World Sickle Cell Day: The SS Disorder

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Sickle Cell disease also known as Sickle cell anemia and drepanocytosis, is a hereditary blood related disorder, characterized by an abnormality in the oxygen-carrying haemoglobin molecule in red blood cells. From our basic secondary school biology we were taught that when someone with the blood group AS gets married to another AS there is a 1:4 probability they would give birth to an offspring with AA, 2:4 probability of off springs with AS and 1:4 probability of bearing an offspring with SS.

Genetically it is explained that sthis condition is inherited in an autosomal recessive pattern, meaning that both copies of the gene in each cell in the human body have mutations. The parents of an individual with an autosomal recessive condition each carry one copy of the mutated gene (ie Father is AS and Mother is AS) but they typically do not show signs and symptoms of the condition.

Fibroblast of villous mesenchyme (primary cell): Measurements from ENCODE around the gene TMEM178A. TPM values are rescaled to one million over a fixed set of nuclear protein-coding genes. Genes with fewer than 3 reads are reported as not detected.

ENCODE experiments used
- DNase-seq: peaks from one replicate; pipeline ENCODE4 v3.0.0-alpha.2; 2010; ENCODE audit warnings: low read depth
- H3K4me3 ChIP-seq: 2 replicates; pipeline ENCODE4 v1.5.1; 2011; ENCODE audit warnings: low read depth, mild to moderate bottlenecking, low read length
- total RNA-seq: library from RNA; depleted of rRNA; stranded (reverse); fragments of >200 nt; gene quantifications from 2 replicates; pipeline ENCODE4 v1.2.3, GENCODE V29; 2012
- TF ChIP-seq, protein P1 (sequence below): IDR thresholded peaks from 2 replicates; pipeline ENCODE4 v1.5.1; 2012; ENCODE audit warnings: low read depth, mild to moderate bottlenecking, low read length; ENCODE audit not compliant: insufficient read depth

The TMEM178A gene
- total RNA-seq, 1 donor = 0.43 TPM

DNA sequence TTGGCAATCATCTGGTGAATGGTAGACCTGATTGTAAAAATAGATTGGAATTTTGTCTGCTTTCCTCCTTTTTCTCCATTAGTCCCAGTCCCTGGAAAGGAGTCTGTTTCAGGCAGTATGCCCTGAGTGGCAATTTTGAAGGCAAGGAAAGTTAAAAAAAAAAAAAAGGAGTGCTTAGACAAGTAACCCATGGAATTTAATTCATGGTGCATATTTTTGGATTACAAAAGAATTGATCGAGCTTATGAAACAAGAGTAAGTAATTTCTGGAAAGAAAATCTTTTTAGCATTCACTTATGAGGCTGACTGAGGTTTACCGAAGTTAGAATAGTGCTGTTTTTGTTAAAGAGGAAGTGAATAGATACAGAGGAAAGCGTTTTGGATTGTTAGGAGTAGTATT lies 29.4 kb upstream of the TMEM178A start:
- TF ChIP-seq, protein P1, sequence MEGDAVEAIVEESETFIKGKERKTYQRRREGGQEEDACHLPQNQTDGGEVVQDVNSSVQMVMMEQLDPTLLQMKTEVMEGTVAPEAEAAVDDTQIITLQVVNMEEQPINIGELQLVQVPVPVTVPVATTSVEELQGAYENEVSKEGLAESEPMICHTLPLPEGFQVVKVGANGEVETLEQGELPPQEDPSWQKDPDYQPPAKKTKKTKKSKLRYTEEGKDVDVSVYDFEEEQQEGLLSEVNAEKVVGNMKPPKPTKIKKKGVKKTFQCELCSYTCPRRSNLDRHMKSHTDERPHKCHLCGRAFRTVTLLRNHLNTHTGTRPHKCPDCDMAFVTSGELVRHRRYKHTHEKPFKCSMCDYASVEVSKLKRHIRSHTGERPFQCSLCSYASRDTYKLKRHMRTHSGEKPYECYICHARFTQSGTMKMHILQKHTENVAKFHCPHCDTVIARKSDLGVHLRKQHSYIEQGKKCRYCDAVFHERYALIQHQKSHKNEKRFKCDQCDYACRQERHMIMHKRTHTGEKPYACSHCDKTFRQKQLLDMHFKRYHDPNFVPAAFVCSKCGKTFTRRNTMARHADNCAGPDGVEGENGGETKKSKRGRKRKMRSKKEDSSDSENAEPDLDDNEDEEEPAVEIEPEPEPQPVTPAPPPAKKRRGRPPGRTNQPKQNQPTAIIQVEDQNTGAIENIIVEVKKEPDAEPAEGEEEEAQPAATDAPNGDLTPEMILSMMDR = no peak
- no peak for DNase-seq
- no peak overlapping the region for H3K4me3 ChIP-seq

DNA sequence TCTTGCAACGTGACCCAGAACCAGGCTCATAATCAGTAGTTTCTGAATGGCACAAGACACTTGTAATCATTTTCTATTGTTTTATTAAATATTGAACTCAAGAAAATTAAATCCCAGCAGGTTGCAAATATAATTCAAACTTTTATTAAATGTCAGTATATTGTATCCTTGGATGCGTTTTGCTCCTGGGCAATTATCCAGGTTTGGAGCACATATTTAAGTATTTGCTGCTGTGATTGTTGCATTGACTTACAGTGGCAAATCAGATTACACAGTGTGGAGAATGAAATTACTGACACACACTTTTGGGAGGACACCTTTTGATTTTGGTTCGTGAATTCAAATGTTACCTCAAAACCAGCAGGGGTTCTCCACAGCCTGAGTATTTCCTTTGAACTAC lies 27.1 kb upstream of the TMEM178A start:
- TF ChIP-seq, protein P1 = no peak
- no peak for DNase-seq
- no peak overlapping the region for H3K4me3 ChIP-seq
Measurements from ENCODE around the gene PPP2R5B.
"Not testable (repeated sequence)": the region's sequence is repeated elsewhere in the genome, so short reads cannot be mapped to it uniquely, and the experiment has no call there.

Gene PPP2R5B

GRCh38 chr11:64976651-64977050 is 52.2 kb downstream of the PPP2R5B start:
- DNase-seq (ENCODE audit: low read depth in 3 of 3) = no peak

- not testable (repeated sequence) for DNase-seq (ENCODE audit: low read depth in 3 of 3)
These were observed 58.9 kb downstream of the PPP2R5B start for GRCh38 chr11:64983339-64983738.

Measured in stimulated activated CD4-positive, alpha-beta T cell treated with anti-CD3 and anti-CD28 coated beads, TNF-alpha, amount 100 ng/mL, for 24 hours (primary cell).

Signs and symptoms of sickle cell disease usually begin in early childhood. Characteristic features of this disorder include a low number of red blood cells (anemia), repeated infections, and periodic episodes of pain. The severity of symptoms varies from person to person, some people have mild symptoms while others are frequently hospitalized for more serious complications.

Statistically almost 300,000 children are born with a form of sickle-cell disease every year, mostly in sub-Saharan Africa, but also in other parts of the world such as the West Indies and in people of African origin elsewhere in the world. In 2013 it resulted in 176,000 deaths up from 113,000 deaths in 1990 and this is disheartening.

The pain that this people go through, the struggle to survive. The fear that a parent has for a child not knowing if tomorrow is going to be normal or filled with crisis. Today is world sickle cell day, today we celebrate those who have survived, and today we mourn those who we have lost to this genetic disorder.

Join me, Desmond Elliot, Fola David, the Miss Unilag Royals, Funke Akindele, Ibrahim Salawu, Yinka Davies and a host of others as we walk for sickle cell at the Red Umbrella Walk tomorrow 20th of June. The walk starts from Kernel Park at Surulere by 8am, come and walk for a worthy cause.




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